Casting the incomparable John Malkovich in the role of, Abel Tiffauges, an human oddity somewhere between Hasek’s, Good Soldier Schweick and Forrest Gump; is a brilliant choice. To make this role credible requires just such abilities. Of course, Malkovich succeeds all expectations. Volker Schlondorff’s direction and collaboration with writer, Jean-Claude Carriere produces stunning authenticity to detail, both in set design and historical referencing applied to Hermann Goering’s lodge and to Castle Kaltenborn. Volker Spengler as the dissipate Goering, who relaxes by fingering through a punch bowl of precious gems, gives a grand performance. Even his unique self-designed uniform is vested accurately with his special Iron Cross and the Blue Max he won in WWI as a flying ace.

Abel Tiffauges is the guileless and oddly gifted, but hapless, adventurer that things simply happen to. In order to wrest comfort out of his inevitable series of mishaps he has come to believe that fate protects him by administering to him the faculty of being able to wish doom upon others, something like what John Morlar (played by the late great Richard Burton) can do in, The Medusa Touch. This idea comes about through a series of odd coincidences that lead to fulfilling a childhood wish that freed him from a Catholic boy’s academy and its headmaster’s steady rain of punishments inflicted upon him. From then on, however, his own inherent goodness prevents him from trying this “faculty” out on any other, either proving it or disproving it to himself. It simply rests there in the back of his mind as a comforting resort, though with traces of guilt attached. This is important in that virtually the whole film is from his point of view.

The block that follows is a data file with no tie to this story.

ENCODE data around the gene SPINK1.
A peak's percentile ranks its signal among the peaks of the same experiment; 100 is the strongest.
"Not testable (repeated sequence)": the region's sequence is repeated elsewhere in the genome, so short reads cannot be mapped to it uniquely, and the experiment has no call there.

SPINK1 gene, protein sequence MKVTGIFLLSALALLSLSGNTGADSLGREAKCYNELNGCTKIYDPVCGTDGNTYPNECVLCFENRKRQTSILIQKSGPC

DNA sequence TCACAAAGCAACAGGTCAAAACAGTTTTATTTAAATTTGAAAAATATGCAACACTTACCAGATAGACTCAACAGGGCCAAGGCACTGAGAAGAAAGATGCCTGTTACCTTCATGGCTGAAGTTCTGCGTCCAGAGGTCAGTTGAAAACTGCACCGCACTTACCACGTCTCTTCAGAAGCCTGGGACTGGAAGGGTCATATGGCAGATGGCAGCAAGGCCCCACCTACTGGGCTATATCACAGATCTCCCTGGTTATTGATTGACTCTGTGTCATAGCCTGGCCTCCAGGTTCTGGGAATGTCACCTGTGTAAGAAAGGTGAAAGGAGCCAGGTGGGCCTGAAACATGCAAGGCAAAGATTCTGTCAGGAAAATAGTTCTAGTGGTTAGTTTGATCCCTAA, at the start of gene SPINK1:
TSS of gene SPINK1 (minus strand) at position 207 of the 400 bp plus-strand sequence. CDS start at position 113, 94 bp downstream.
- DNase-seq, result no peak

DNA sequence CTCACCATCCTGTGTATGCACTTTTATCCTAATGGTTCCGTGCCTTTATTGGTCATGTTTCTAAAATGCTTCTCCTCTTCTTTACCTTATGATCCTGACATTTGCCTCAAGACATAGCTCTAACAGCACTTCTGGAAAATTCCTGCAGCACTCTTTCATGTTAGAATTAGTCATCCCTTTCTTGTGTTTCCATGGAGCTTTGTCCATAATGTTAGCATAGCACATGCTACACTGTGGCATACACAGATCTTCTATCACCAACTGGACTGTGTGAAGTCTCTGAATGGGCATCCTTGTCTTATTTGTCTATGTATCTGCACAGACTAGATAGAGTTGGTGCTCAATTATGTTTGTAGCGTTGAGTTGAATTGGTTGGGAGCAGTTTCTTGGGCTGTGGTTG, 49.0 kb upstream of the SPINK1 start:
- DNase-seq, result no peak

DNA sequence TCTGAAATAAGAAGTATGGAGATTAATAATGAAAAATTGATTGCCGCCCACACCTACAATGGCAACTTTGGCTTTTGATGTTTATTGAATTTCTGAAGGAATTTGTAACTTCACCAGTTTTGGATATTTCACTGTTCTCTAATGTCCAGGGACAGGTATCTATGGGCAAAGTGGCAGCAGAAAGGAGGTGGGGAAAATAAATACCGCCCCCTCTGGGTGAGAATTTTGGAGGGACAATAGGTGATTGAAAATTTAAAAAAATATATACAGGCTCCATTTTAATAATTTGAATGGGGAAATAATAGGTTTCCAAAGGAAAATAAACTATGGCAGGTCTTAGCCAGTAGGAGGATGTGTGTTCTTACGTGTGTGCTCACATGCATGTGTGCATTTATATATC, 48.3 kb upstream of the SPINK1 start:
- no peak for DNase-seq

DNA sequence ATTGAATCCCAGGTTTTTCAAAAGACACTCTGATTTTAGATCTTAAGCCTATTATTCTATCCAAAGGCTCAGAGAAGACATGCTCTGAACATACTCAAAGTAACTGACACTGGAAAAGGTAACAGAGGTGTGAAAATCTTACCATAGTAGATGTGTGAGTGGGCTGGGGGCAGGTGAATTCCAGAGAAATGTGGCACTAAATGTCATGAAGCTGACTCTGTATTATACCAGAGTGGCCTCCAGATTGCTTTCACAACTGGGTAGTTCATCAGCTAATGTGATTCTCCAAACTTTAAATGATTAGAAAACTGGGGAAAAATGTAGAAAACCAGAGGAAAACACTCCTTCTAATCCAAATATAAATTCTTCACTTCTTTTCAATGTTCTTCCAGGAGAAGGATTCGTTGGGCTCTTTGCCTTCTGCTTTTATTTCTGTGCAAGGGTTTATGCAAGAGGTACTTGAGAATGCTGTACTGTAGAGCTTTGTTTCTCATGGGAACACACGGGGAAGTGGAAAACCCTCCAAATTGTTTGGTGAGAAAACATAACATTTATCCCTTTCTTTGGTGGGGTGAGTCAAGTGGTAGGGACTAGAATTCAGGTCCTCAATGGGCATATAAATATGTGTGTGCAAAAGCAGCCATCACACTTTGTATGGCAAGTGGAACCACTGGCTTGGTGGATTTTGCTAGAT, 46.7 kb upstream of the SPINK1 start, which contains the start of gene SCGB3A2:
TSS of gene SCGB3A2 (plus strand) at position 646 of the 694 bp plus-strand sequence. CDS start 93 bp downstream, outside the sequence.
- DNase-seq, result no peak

It is in his such world that Abel can travel credibly through the scenes that follow, glimpsing as a WWII French POW, so many aspects inside the falling Third Reich. How he can become The Ogre out of a strange sense of acquired fielty to his Teutonic Knights worshiping SS, fetching boys among immediate environs in the belief he’s gathering them for good when in reality they are to be turned into child cannon fodder. But like the owner of the castle that has been conscripted by Hitler’s elite just for such soulless purpose, he comes to the same harsh realizations that the madness the Third Reich persists to its end, will destroy everything, even the children Abel loves.

In the final scene we acquire the ultimate grasp of what Abel’s shaping of his journeys has been, his escape from France and the false charges of child molesting, to Germany (under the most dangerous of circumstances) and its utilization of his service to children…though dubious. But this the viewer will have to see for himself. To find that Abel‘s is a true innocence, in contrast, as well, to the several other times the epithet, ogre, is applied through the film. Yes, this is the reality written histories cannot consider.

A grand movie and a great portrayal of the human spirit under adversity.

Suitable, even prescribed, for everyone.